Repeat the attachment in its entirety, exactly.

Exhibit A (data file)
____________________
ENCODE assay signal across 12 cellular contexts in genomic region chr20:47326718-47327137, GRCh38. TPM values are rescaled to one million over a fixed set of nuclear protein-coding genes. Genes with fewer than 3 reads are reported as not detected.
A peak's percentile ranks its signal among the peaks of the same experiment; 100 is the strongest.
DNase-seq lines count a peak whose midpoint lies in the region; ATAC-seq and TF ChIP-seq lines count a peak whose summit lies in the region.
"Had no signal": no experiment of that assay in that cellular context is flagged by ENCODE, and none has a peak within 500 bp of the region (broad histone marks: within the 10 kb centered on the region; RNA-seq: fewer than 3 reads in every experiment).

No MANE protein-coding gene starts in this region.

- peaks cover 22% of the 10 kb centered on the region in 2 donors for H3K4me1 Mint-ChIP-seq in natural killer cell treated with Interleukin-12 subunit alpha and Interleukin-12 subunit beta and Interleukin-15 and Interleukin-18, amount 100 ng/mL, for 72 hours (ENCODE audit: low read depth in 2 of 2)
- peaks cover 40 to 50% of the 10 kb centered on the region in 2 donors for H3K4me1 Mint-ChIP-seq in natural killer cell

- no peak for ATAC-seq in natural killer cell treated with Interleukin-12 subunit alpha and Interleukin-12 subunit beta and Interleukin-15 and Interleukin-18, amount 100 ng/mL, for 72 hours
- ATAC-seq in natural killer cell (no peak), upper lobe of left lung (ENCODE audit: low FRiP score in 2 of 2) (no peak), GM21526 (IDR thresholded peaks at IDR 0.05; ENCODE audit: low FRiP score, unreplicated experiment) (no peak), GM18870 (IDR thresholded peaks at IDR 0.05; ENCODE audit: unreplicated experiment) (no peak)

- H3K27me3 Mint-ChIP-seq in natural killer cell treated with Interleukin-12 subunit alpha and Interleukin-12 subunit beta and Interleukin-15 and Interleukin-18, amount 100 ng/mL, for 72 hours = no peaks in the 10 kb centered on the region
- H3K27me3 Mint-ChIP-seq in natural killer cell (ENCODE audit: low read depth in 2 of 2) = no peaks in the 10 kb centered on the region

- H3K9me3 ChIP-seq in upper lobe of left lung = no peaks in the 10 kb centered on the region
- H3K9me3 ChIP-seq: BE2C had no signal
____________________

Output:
ENCODE assay signal across 12 cellular contexts in genomic region chr20:47326718-47327137, GRCh38. TPM values are rescaled to one million over a fixed set of nuclear protein-coding genes. Genes with fewer than 3 reads are reported as not detected.
A peak's percentile ranks its signal among the peaks of the same experiment; 100 is the strongest.
DNase-seq lines count a peak whose midpoint lies in the region; ATAC-seq and TF ChIP-seq lines count a peak whose summit lies in the region.
"Had no signal": no experiment of that assay in that cellular context is flagged by ENCODE, and none has a peak within 500 bp of the region (broad histone marks: within the 10 kb centered on the region; RNA-seq: fewer than 3 reads in every experiment).

No MANE protein-coding gene starts in this region.

- peaks cover 22% of the 10 kb centered on the region in 2 donors for H3K4me1 Mint-ChIP-seq in natural killer cell treated with Interleukin-12 subunit alpha and Interleukin-12 subunit beta and Interleukin-15 and Interleukin-18, amount 100 ng/mL, for 72 hours (ENCODE audit: low read depth in 2 of 2)
- peaks cover 40 to 50% of the 10 kb centered on the region in 2 donors for H3K4me1 Mint-ChIP-seq in natural killer cell

- no peak for ATAC-seq in natural killer cell treated with Interleukin-12 subunit alpha and Interleukin-12 subunit beta and Interleukin-15 and Interleukin-18, amount 100 ng/mL, for 72 hours
- ATAC-seq in natural killer cell (no peak), upper lobe of left lung (ENCODE audit: low FRiP score in 2 of 2) (no peak), GM21526 (IDR thresholded peaks at IDR 0.05; ENCODE audit: low FRiP score, unreplicated experiment) (no peak), GM18870 (IDR thresholded peaks at IDR 0.05; ENCODE audit: unreplicated experiment) (no peak)

- H3K27me3 Mint-ChIP-seq in natural killer cell treated with Interleukin-12 subunit alpha and Interleukin-12 subunit beta and Interleukin-15 and Interleukin-18, amount 100 ng/mL, for 72 hours = no peaks in the 10 kb centered on the region
- H3K27me3 Mint-ChIP-seq in natural killer cell (ENCODE audit: low read depth in 2 of 2) = no peaks in the 10 kb centered on the region

- H3K9me3 ChIP-seq in upper lobe of left lung = no peaks in the 10 kb centered on the region
- H3K9me3 ChIP-seq: BE2C had no signal